California Prison Reform amidst Private Prison Profiteers

California prison reform movements seeking to overcome serious problems, such as prison overcrowding, prison violence, and insufficient health and education services for prisoners, are particularly challenged by the State’s litigation efforts against prison reform class action lawsuits, the State’s unwillingness to abide by court orders mandating positive changes in the prison system, and questionable political decisions by California’s Governor and underlings that may be influenced by campaign contributions and economic influence by major corporations that build and maintain private prisons for burdened states like California.

The California prison system is the largest in the nation, and it suffers from serious problems of overpopulation, violence, and insufficient health and education services for its juvenile and adult inmates, especially for those with special needs. It is unconstitutional for a State prison system to operate at such dilapidated levels, because “cruel and unusual punishment” is illegal under the State and Federal Constitution.

At best, it is ironic that the California prison system is itself illegal. At worst, the terrible state of affairs in the prison system is the result of very questionable political choices who only seemingly benefit private companies who build and manage new mega-prisons meant to deal with overpopulation, violence, and prison services for states buckling under such problems. The three largest private prison companies in the USA are Wackenhut (newly renamed as G4S Secure Solutions USA), Corrections Corporation of America, and Bechtel.

Their lobby efforts and influence in national and state politics is infamous. In April of 2006, the National Institute of Money in State Politics published a major research paper entitled “Policy Lock Down: Prison Interests Court Political Players,” which noted that between the years of 2001 and 2004, major private prison corporations donated over $150,000 to California politicians’ campaign efforts. In turn, these companies were awarded multi-million dollar governmental contracts by the State of California. This raises the question: Is California’s crumbling prison system merely a pawn in quid-pro-quo (“this for that”) politics, i.e., “you scratch my back, and I’ll scratch yours”? More broadly, the National Institute of Money in State Politics summarized their April 2006 report as follows:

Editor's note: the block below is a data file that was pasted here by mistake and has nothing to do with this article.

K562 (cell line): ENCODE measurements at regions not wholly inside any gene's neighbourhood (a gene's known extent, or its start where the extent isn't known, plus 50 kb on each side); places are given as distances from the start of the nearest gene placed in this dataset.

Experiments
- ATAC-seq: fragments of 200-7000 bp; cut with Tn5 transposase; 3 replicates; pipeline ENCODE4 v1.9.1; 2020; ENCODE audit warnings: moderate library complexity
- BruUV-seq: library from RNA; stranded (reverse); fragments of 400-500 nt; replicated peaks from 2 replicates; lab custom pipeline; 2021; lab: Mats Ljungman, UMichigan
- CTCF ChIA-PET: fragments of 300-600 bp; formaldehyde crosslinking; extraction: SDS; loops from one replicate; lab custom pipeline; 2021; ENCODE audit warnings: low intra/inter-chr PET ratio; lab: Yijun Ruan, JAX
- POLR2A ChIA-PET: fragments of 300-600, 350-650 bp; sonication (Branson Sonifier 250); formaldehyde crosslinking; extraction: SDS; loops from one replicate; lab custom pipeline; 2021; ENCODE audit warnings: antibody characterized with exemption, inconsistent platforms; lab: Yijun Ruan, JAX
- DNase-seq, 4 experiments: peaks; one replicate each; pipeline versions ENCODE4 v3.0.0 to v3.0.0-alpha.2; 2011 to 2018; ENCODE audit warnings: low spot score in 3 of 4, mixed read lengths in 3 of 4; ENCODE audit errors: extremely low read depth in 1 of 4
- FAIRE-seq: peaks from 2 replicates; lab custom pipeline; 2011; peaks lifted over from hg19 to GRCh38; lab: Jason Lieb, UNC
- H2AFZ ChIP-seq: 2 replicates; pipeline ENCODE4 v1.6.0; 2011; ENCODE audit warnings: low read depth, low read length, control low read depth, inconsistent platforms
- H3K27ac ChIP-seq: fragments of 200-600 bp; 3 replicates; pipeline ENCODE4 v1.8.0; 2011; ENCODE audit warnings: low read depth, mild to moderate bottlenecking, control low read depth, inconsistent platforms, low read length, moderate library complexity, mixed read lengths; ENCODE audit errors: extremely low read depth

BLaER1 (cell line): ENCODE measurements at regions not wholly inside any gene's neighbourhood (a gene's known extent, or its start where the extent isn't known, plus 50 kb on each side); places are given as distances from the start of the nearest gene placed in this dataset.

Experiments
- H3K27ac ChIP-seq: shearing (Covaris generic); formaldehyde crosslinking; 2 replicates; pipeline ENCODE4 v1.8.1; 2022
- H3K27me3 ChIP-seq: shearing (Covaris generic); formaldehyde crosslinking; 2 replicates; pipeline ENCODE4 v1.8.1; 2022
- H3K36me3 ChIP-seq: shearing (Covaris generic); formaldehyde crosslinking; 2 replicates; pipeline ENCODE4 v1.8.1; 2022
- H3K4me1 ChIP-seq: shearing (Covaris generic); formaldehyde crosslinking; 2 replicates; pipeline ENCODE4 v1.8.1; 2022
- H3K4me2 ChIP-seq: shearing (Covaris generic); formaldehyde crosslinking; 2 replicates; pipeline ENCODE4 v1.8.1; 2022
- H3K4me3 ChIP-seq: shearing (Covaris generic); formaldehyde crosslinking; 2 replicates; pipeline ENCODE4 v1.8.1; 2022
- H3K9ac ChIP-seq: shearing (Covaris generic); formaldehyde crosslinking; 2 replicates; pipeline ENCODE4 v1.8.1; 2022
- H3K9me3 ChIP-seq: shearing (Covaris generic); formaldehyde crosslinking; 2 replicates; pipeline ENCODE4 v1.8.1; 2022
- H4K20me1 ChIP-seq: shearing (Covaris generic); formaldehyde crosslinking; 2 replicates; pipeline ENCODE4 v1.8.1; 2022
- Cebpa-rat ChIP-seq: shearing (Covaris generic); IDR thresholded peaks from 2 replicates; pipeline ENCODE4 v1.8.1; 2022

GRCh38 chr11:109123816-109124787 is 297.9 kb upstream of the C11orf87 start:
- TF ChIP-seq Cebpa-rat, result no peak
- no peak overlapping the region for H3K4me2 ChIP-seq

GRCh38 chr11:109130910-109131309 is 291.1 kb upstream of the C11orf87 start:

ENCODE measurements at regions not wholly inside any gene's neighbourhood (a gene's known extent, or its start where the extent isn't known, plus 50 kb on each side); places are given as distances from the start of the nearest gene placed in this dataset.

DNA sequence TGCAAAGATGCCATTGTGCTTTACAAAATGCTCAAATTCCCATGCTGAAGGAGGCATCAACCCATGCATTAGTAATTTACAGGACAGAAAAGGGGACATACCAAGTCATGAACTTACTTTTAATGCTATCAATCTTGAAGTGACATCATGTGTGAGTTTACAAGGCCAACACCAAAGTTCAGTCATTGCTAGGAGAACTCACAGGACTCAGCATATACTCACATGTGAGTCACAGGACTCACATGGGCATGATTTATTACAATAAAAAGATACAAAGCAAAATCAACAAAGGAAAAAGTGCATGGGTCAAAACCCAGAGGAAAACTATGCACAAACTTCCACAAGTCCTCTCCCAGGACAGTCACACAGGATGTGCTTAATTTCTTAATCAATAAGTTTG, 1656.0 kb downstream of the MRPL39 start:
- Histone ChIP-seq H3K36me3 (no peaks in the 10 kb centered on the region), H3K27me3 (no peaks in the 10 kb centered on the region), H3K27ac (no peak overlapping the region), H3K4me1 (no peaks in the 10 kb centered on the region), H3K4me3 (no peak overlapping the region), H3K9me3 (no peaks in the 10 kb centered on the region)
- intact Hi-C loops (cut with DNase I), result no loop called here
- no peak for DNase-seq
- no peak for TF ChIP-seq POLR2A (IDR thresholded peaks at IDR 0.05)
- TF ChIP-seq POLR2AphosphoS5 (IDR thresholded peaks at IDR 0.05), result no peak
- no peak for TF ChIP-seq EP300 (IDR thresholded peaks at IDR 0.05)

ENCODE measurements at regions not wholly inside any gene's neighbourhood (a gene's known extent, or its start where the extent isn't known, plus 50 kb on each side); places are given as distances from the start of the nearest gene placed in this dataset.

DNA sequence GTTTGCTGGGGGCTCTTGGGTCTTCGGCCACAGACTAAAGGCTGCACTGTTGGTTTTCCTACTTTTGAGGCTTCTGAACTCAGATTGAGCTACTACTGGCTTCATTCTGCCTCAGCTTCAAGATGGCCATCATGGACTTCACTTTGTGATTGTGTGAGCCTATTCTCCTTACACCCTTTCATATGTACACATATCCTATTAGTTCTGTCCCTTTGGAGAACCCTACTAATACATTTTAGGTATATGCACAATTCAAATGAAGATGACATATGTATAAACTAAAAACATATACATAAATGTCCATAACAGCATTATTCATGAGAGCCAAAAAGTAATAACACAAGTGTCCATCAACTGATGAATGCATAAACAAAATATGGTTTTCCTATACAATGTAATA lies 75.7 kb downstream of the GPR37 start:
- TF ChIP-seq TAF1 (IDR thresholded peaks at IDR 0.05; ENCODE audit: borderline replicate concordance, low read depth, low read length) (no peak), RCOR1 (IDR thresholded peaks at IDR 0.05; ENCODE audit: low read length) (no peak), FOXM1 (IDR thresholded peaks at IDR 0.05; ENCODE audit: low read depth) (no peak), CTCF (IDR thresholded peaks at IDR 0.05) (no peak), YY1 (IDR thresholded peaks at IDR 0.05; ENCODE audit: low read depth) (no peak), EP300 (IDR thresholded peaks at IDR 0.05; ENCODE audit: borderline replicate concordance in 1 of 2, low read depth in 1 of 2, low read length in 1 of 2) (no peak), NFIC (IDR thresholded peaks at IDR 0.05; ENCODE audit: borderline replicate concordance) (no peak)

“Companies involved in building, financing and operating private prisons gave $3.3 million over two election cycles, channeling nearly two-thirds of the money to candidates and party committees in states with some of the toughest sentencing laws. This report looks at overall giving, as well as contributions by the companies and their lobbyists in 10 states: Arizona, California, Colorado, Florida, Indiana, Mississippi, Oklahoma, Pennsylvania, Tennessee and Texas.”

The problem in California is shockingly clear to any person who has personally spent any time in the walls of a state prison here, or had a family member who has. There are presently about 160,000 adults in the California prison system, which is about twice as many as are supposed to be kept in such facilities. Such prison overcrowding has caused extremely high levels of violence, emotional difficulties, and psychological disorders among the strained prisoners. Also, there are insufficient resources for providing medical attention and education to the ever expanding number of prisoners, again in direct violation of Federal and State Constitutional laws.

Two class action lawsuits were filed to stop the problems caused by prison overcrowding, Coleman v. Schwarzenegger and Plata v. Schwarzenegger. These two cases were combined because they were so similar. In January 2010, the three judge federal district court hearing the combined cases of Coleman and Plata ordered that California’s adult prison populations be reduced from nearly 200% of the safe design capacity to 137.5% of that number. This court order has been “stayed,” or paused from being applied to the cases, pending California’s appeal of the decision to the US Supreme Court, which will hear the cases soon.

Problems of overcrowding, violence, gang warfare, and insufficient health care and education also plague the juvenile prisons in California’s Deparment of Juvenile Justice (DJJ). In 2003, a class action lawsuit, Farrell v. Cate, was brought in California state court to address these concerns. The state signed a Consent Decree (a settlement agreement) to remedy these changes, and a Special Master was assigned to the case to oversee and make quarterly reports on the progress of such changes. In July of 2010, the Special Master in the Farrell case released its fifteenth quarterly report, which shows that little has been accomplished by the DJJ to remedy the serious dangers in the juvenile prisons. In fact, the State of California and the DJJ have violated the Farrell court’s order every single quarter for all the years since the Consent Decree was signed. Many of the dangerous conditions in the California juvenile prisons were well documented by an independent report issued in March of 2006, entitled the “Safety and Welfare Plan: Implementing Reform in California”.

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